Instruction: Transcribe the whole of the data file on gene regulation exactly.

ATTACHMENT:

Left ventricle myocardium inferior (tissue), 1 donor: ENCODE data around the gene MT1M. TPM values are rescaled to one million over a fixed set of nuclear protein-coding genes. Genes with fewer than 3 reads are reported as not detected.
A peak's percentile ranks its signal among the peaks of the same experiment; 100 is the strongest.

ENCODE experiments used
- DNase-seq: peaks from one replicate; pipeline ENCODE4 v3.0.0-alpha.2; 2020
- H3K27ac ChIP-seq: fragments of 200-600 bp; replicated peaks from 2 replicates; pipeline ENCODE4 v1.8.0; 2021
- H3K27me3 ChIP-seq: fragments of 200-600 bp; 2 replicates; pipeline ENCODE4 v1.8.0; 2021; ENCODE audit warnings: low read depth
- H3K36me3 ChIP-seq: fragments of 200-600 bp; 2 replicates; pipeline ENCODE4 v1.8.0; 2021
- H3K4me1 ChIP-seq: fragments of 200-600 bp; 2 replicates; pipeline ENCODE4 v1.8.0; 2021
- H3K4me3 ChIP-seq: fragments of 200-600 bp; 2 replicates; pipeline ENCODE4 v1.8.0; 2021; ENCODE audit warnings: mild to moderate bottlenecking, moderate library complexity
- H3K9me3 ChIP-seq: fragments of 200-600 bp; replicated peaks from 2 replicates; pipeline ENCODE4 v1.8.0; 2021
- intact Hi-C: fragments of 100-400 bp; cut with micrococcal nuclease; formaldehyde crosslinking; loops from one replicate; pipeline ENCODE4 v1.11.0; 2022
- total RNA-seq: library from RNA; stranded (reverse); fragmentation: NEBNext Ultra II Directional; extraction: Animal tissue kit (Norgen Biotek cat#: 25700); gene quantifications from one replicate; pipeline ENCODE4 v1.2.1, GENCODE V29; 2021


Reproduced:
Left ventricle myocardium inferior (tissue), 1 donor: ENCODE data around the gene MT1M. TPM values are rescaled to one million over a fixed set of nuclear protein-coding genes. Genes with fewer than 3 reads are reported as not detected.
A peak's percentile ranks its signal among the peaks of the same experiment; 100 is the strongest.

ENCODE experiments used
- DNase-seq: peaks from one replicate; pipeline ENCODE4 v3.0.0-alpha.2; 2020
- H3K27ac ChIP-seq: fragments of 200-600 bp; replicated peaks from 2 replicates; pipeline ENCODE4 v1.8.0; 2021
- H3K27me3 ChIP-seq: fragments of 200-600 bp; 2 replicates; pipeline ENCODE4 v1.8.0; 2021; ENCODE audit warnings: low read depth
- H3K36me3 ChIP-seq: fragments of 200-600 bp; 2 replicates; pipeline ENCODE4 v1.8.0; 2021
- H3K4me1 ChIP-seq: fragments of 200-600 bp; 2 replicates; pipeline ENCODE4 v1.8.0; 2021
- H3K4me3 ChIP-seq: fragments of 200-600 bp; 2 replicates; pipeline ENCODE4 v1.8.0; 2021; ENCODE audit warnings: mild to moderate bottlenecking, moderate library complexity
- H3K9me3 ChIP-seq: fragments of 200-600 bp; replicated peaks from 2 replicates; pipeline ENCODE4 v1.8.0; 2021
- intact Hi-C: fragments of 100-400 bp; cut with micrococcal nuclease; formaldehyde crosslinking; loops from one replicate; pipeline ENCODE4 v1.11.0; 2022
- total RNA-seq: library from RNA; stranded (reverse); fragmentation: NEBNext Ultra II Directional; extraction: Animal tissue kit (Norgen Biotek cat#: 25700); gene quantifications from one replicate; pipeline ENCODE4 v1.2.1, GENCODE V29; 2021